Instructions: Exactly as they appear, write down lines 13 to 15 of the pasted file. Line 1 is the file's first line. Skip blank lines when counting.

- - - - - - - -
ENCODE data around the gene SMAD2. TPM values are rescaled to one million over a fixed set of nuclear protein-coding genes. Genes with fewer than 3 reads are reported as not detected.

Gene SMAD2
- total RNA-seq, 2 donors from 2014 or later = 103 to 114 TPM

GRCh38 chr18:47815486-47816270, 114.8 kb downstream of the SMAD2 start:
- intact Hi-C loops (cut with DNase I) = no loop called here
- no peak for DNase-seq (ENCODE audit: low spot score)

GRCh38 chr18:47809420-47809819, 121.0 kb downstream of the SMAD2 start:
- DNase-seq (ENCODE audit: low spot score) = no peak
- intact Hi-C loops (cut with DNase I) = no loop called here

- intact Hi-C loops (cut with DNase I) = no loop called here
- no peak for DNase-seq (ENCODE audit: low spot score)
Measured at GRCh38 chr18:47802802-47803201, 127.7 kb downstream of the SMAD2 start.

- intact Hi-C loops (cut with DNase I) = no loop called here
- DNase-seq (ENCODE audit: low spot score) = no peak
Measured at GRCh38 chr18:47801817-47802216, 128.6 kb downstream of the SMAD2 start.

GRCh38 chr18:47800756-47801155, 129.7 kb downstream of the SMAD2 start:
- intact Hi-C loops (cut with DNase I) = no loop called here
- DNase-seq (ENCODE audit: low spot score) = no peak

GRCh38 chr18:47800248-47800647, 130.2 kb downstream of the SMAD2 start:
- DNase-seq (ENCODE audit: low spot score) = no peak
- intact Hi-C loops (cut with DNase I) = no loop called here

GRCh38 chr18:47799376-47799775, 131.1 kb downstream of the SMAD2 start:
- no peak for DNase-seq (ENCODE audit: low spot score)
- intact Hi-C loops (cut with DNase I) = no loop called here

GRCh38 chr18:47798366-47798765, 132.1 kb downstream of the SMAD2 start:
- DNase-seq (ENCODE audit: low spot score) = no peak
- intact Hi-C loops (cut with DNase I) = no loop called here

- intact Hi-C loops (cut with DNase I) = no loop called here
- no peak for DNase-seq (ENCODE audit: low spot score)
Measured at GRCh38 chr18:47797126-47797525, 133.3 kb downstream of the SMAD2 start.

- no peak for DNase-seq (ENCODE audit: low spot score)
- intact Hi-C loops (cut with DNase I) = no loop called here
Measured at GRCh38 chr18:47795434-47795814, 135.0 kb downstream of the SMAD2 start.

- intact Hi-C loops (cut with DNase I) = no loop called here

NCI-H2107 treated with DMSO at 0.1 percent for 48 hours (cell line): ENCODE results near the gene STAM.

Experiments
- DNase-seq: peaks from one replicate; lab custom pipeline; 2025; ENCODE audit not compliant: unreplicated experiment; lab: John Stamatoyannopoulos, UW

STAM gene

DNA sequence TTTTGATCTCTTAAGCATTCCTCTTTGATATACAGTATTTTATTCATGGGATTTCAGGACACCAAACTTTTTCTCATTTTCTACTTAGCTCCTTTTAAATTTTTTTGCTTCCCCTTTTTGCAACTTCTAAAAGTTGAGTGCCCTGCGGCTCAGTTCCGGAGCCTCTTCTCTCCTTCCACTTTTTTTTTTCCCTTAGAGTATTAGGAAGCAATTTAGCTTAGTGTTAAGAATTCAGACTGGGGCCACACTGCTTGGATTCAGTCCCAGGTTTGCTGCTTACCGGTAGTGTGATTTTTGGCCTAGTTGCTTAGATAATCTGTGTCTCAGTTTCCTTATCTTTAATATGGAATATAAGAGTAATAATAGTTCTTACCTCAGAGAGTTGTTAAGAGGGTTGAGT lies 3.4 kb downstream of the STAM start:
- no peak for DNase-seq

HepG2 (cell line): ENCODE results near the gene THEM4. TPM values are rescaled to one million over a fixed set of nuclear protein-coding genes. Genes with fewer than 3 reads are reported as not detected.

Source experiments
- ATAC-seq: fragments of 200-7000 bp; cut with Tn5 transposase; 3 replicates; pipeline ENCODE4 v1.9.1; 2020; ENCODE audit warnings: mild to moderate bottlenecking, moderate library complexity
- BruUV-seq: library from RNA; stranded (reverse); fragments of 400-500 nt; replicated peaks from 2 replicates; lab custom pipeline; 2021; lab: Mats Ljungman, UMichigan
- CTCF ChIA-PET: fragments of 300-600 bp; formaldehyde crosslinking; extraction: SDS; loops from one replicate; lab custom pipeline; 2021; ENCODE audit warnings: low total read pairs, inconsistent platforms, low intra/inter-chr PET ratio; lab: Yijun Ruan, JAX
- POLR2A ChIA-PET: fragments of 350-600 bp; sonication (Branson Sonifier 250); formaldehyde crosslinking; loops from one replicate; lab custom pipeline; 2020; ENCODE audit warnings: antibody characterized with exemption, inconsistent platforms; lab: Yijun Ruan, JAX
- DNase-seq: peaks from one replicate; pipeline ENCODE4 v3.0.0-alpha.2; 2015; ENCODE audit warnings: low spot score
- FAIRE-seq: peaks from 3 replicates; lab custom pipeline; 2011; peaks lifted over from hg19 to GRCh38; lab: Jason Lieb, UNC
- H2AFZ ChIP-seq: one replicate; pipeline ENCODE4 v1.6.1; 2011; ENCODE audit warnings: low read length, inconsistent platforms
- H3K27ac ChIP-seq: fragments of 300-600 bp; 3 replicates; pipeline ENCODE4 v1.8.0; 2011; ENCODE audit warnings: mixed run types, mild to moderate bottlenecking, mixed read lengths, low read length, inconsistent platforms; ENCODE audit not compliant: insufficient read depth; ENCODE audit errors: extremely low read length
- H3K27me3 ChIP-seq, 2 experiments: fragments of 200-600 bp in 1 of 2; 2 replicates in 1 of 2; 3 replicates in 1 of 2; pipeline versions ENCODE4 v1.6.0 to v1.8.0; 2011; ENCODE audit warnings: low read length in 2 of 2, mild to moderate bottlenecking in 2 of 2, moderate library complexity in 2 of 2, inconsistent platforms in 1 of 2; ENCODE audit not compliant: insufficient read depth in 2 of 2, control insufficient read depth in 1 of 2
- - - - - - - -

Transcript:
- intact Hi-C loops (cut with DNase I) = no loop called here
- DNase-seq (ENCODE audit: low spot score) = no peak
Measured at GRCh38 chr18:47801817-47802216, 128.6 kb downstream of the SMAD2 start.